The patient clinically improved on this regimen, with complete resolution of meningeal symptoms within about one week of starting the antifungal regimen. However, soon afterwards, she developed worsening pancytopenia with prominent thrombocytopenia. Platelets were initially 144 k/µL and dropped to a nadir of 46 k/µL. Her white blood cell count decreased to a nadir of 1.8 k/µL (absolute neutrophil count 1100 cells/µL) from 3.4 k/µL and hemoglobin to a nadir of 6.5 g/dL from 9.3 g/dL. During this time, flucytosine was switched to fluconazole due to concern for precipitating worsening thrombocytopenia. Hematology consultation was obtained, and bone marrow aspirate and biopsy showed silver stain positive for disseminated Cryptococcus neoformans (Figure 1) with findings of focal phagocytosis, mildly hypocellular bone marrow for age (60% cellularity), and otherwise normal hematopoietic maturation with no evidence of malignancy. Additional negative studies of the bone marrow included acid-fast bacilli (AFB) stain and polymerase chain reaction (PCR) for Toxoplasma gondii, Cytomegalovirus (CMV), Parvovirus B19, and Bartonella. Histoplasma was not directly noted on histopathologic analysis of the bone marrow. The patient tested negative for CMV in the bone marrow but was positive for <1000 copies/mL of CMV in the peripheral blood. No treatment for CMV was administered.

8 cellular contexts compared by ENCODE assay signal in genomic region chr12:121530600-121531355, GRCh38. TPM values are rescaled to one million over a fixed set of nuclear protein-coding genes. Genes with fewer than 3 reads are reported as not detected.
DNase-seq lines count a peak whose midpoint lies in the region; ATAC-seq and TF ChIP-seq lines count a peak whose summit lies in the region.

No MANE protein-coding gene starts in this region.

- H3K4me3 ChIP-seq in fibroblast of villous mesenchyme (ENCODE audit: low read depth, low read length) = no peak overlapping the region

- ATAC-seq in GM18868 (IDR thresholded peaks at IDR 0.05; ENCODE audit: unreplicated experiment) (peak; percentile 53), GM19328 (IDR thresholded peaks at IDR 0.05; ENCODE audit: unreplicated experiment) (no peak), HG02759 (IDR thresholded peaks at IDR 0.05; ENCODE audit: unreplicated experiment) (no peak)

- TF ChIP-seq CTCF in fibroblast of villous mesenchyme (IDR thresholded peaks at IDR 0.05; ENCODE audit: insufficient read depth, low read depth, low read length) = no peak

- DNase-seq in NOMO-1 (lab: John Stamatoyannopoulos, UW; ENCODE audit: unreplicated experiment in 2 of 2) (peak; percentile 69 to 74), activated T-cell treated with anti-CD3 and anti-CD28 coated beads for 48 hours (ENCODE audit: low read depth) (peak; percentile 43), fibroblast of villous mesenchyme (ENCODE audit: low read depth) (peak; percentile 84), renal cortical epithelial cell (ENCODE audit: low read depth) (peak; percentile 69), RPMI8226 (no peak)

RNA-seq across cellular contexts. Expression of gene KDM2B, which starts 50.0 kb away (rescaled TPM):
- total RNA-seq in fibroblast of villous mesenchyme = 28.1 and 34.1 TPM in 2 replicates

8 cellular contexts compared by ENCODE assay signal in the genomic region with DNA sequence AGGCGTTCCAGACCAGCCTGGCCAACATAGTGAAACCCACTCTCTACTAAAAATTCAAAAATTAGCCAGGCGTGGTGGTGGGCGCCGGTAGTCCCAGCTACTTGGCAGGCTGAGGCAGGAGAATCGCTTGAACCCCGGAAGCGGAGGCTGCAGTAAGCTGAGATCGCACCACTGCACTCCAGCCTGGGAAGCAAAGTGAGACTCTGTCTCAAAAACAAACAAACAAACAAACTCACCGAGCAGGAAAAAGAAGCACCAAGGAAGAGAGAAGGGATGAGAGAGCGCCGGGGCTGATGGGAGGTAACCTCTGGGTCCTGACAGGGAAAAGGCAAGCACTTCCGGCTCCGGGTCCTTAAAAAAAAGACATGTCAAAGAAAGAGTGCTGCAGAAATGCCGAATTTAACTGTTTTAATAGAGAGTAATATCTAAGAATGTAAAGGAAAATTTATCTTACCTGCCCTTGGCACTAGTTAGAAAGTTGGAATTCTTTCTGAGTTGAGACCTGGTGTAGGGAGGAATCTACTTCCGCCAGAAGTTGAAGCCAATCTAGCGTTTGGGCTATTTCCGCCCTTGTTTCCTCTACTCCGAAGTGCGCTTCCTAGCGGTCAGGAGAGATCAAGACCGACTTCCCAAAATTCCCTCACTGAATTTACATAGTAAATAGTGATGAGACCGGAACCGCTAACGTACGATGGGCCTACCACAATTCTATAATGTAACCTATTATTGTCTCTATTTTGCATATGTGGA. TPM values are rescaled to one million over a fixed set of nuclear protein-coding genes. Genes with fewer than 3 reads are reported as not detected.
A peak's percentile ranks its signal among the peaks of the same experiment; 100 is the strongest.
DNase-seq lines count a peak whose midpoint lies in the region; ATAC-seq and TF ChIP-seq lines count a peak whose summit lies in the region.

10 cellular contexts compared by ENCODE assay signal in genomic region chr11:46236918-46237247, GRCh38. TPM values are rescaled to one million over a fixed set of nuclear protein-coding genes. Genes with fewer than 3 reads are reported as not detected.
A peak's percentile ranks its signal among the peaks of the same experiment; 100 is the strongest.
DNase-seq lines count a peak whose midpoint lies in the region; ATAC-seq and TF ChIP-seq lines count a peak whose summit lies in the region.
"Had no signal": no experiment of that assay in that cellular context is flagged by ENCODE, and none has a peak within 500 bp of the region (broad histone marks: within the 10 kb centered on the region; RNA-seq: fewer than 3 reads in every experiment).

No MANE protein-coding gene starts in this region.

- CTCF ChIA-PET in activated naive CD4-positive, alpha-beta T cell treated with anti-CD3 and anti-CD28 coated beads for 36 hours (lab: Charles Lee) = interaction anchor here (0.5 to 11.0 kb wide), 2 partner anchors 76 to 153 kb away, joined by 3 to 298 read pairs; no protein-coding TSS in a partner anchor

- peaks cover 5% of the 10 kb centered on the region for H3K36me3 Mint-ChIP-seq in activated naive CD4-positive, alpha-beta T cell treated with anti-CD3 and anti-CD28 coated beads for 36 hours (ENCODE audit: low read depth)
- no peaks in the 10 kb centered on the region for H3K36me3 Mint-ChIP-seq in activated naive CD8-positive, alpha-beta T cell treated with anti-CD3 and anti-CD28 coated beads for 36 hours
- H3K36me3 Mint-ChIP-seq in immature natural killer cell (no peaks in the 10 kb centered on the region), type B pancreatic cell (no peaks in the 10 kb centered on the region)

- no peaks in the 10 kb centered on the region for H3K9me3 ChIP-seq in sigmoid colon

Figure 1: (a) Bone marrow biopsy H&E stain (20x). (b) Bone marrow biopsy GMS stain (100x).

Liposomal amphotericin B and fluconazole 800 mg daily were continued for a total of four weeks of induction therapy in the setting of Cryptococcus in the bone marrow and associated pancytopenia. Pancytopenia improved with continuation of this regimen. At the time of discharge to a long-term care facility, her white blood cell count was 2.4 k/µL, hemoglobin was 8.6 g/dL, and platelets had improved to 80 k/µL. The patient was started on abacavir/dolutegravir/lamivudine after two negative lumbar punctures. Given persistently elevated serum Cryptococcus Ag > 1 : 256, the patient was continued on suppressive fluconazole (200 mg daily) therapy for the next two years.

2. Methods and Results

We searched PubMed using the terms “bone marrow cryptococcosis AND HIV” and performed a citation review of each paper. We identified seven English language case reports published since 1990 that specifically reported patients positive for Cryptococcus in the bone marrow [17]. Two studies were excluded as they were case reports of non-HIV patients, and two were excluded as they did not specify the cryptococcosis treatment regimen [1, 2, 5, 6]. We summarize the key features of three cases of Cryptococcus infection of the bone marrow in the literature in addition to this case report.

3. Discussion & Conclusions